Well, no. Nobody does. “When such as I cast out remorse,” wrote Yeats, “so great a sweetness flows into the breast.” Strictly temporary. As we breathe, we mortify ourselves. So what do you do? You embrace the remorse—you dig into the ore of the shameful. “Let the repellent in” becomes Roth’s mantra. Henceforth the quest, the hero’s journey, is to write what has to be written, without compunction. Working on Operation Shylock in the early ’90s, he makes some rules for himself: “DO NOT JUDGE IT / DO NOT TRY TO UNDERSTAND IT / DO NOT CENSOR IT.” The heavy-metal under-realm of desire, fury, ambition, obsession, compulsion—that’s where he wants to be. Combine this with the moral pressure of his prose, “the need,” in the words of Mickey Sabbath, from Sabbath’s Theater, “to find a strand of significance that will hold together everything that isn’t on TV,” and you have the Philip Roth effect.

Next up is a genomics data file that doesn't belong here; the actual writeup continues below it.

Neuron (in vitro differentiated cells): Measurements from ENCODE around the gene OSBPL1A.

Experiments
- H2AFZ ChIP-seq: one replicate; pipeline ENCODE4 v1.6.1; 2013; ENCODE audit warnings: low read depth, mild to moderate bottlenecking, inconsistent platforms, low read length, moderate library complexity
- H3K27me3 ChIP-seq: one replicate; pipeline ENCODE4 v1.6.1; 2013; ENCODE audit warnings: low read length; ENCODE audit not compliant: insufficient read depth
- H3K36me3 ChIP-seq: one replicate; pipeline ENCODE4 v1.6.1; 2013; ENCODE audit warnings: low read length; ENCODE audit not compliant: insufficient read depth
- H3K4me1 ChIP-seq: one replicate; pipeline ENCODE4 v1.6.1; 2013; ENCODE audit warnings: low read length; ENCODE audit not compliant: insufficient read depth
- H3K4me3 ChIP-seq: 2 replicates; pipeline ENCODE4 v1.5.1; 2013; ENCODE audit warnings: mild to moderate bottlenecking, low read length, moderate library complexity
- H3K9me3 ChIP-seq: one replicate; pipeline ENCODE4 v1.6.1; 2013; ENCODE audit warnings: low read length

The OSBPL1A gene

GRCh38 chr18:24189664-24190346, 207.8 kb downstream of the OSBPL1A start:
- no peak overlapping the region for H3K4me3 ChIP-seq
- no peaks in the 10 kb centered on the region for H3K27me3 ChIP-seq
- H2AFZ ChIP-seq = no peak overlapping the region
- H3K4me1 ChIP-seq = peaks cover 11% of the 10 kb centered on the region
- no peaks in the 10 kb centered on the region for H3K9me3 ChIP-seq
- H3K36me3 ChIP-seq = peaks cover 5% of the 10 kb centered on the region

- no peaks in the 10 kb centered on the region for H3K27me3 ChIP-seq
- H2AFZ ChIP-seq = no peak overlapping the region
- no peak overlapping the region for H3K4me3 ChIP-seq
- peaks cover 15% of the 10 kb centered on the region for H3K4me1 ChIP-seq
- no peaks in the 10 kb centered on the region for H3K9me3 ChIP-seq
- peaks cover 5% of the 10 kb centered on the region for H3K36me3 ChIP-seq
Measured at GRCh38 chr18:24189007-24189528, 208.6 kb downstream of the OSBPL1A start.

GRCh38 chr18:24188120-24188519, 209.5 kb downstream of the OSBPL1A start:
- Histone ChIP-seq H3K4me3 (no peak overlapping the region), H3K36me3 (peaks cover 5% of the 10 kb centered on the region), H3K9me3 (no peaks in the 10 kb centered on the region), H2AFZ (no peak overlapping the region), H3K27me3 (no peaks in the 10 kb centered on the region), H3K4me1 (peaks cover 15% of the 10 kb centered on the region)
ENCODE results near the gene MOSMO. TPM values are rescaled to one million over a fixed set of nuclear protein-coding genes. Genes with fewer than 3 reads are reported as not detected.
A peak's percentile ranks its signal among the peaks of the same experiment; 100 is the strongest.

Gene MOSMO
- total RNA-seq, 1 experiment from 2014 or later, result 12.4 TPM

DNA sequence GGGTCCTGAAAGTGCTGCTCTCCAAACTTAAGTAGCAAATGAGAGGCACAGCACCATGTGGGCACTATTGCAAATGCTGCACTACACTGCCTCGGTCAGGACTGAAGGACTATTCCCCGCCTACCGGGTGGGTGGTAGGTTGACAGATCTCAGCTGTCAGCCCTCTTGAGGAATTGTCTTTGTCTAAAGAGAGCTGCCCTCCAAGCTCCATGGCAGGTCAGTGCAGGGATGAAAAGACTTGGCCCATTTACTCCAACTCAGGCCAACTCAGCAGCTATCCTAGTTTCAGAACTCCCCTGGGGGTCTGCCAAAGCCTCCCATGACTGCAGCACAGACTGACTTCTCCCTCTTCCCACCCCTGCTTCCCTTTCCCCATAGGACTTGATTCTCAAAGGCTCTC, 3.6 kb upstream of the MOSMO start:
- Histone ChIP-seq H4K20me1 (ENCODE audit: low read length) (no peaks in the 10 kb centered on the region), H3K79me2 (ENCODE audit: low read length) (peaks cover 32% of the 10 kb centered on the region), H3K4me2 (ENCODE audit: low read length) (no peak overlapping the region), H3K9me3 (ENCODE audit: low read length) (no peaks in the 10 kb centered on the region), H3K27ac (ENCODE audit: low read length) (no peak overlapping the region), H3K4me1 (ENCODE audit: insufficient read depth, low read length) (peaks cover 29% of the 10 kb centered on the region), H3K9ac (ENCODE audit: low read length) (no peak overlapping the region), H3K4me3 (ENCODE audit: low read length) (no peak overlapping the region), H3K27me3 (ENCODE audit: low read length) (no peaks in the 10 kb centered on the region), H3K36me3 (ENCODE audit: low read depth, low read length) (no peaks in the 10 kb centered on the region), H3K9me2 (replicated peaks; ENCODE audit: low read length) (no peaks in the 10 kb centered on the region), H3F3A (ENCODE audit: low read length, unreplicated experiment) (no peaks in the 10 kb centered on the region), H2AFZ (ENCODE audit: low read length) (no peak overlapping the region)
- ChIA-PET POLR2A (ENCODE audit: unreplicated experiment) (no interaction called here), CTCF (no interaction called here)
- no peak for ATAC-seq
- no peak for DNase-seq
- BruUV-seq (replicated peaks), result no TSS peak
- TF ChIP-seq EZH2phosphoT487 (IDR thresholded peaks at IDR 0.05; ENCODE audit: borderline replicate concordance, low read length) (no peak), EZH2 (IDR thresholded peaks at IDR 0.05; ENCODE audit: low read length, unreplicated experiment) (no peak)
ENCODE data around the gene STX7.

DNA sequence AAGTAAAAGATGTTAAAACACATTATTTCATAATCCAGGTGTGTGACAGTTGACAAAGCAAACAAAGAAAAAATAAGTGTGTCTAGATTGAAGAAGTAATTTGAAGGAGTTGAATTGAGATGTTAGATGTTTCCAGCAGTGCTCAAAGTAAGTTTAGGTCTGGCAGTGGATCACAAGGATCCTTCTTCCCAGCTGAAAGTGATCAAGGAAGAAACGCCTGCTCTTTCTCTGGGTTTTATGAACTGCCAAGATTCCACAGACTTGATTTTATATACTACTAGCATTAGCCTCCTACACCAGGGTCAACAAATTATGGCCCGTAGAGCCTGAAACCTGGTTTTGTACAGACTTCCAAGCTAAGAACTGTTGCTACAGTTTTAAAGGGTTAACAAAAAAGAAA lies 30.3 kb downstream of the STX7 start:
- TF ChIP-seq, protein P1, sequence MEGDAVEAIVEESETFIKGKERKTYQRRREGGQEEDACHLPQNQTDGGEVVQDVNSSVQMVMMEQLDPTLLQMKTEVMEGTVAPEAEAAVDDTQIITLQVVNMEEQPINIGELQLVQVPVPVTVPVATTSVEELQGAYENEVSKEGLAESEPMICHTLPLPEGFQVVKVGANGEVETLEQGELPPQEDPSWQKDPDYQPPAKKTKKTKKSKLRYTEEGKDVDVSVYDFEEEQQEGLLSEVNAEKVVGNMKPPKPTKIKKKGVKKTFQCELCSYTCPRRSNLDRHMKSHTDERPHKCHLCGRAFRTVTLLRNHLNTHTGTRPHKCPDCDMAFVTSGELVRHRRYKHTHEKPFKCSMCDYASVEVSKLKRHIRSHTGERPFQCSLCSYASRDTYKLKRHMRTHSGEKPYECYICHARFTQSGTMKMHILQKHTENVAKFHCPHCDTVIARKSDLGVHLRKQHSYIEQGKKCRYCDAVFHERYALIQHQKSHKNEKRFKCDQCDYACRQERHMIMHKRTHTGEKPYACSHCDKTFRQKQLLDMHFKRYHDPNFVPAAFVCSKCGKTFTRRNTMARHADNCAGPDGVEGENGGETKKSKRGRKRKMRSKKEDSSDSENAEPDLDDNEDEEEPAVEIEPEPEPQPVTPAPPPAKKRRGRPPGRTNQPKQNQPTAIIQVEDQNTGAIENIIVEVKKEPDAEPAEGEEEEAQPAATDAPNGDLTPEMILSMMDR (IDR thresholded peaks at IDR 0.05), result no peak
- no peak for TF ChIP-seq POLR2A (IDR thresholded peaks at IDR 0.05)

Entering academe for a spell in the late ’80s, Roth designed and taught two courses at Hunter College: “The Literature of Extreme Situations” and “The Consciousness Industry.” His body of work in a nutshell, really. The novels drive relentlessly toward extremes, while the narrators pick their own psychologies apart. And what the books arrive at, generally, is some manifestation of the distracted, churning libido of America itself. The Human Stain (2000) begins in the thick of the Monica Lewinsky scandal, “the summer in America when the nausea returned, when the joking didn’t stop … when men and women alike, upon awakening in the morning, discovered that during the night, in a state of sleep that transported them beyond envy or loathing, they had dreamed of the brazenness of Bill Clinton.”